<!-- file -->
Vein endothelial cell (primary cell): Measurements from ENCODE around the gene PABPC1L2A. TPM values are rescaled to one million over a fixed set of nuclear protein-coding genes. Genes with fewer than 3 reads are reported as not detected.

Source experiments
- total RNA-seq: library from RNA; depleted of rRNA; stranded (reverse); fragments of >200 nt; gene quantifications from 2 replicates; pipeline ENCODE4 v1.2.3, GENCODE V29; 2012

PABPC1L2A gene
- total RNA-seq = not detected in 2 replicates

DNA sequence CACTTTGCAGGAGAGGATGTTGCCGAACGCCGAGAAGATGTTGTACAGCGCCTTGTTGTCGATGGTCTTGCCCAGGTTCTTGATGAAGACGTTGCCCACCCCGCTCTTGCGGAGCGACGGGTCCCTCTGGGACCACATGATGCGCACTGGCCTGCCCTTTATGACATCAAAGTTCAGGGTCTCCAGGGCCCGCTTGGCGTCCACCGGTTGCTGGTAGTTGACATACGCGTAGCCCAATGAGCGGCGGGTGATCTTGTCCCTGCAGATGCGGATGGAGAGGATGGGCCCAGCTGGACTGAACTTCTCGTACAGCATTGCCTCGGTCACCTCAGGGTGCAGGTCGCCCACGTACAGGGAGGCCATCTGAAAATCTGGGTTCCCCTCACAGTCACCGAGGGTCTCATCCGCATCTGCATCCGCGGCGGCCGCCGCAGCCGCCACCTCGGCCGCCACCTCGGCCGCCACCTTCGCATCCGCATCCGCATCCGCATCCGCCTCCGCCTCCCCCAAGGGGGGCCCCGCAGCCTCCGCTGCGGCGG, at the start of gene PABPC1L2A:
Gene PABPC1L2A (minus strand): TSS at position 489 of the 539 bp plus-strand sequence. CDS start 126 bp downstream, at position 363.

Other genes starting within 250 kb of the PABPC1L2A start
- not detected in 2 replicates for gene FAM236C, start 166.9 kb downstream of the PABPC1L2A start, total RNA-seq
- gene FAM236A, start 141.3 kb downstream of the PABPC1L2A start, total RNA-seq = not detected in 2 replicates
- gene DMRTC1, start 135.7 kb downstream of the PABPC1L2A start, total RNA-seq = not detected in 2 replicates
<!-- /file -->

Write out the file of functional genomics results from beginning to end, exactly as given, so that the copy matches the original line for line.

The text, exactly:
Vein endothelial cell (primary cell): Measurements from ENCODE around the gene PABPC1L2A. TPM values are rescaled to one million over a fixed set of nuclear protein-coding genes. Genes with fewer than 3 reads are reported as not detected.

Source experiments
- total RNA-seq: library from RNA; depleted of rRNA; stranded (reverse); fragments of >200 nt; gene quantifications from 2 replicates; pipeline ENCODE4 v1.2.3, GENCODE V29; 2012

PABPC1L2A gene
- total RNA-seq = not detected in 2 replicates

DNA sequence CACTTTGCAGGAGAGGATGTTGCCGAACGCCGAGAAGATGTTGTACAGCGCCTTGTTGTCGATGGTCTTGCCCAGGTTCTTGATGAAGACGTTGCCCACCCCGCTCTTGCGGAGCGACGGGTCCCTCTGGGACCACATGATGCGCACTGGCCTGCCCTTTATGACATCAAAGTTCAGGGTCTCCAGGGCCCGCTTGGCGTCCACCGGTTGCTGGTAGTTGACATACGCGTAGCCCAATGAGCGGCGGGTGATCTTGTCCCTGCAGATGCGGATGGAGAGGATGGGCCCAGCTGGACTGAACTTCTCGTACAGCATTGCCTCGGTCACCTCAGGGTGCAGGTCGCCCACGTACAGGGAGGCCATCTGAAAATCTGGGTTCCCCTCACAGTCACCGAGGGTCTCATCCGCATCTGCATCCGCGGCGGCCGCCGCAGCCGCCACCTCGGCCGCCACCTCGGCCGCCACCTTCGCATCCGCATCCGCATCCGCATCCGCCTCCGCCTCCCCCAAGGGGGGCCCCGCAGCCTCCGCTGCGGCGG, at the start of gene PABPC1L2A:
Gene PABPC1L2A (minus strand): TSS at position 489 of the 539 bp plus-strand sequence. CDS start 126 bp downstream, at position 363.

Other genes starting within 250 kb of the PABPC1L2A start
- not detected in 2 replicates for gene FAM236C, start 166.9 kb downstream of the PABPC1L2A start, total RNA-seq
- gene FAM236A, start 141.3 kb downstream of the PABPC1L2A start, total RNA-seq = not detected in 2 replicates
- gene DMRTC1, start 135.7 kb downstream of the PABPC1L2A start, total RNA-seq = not detected in 2 replicates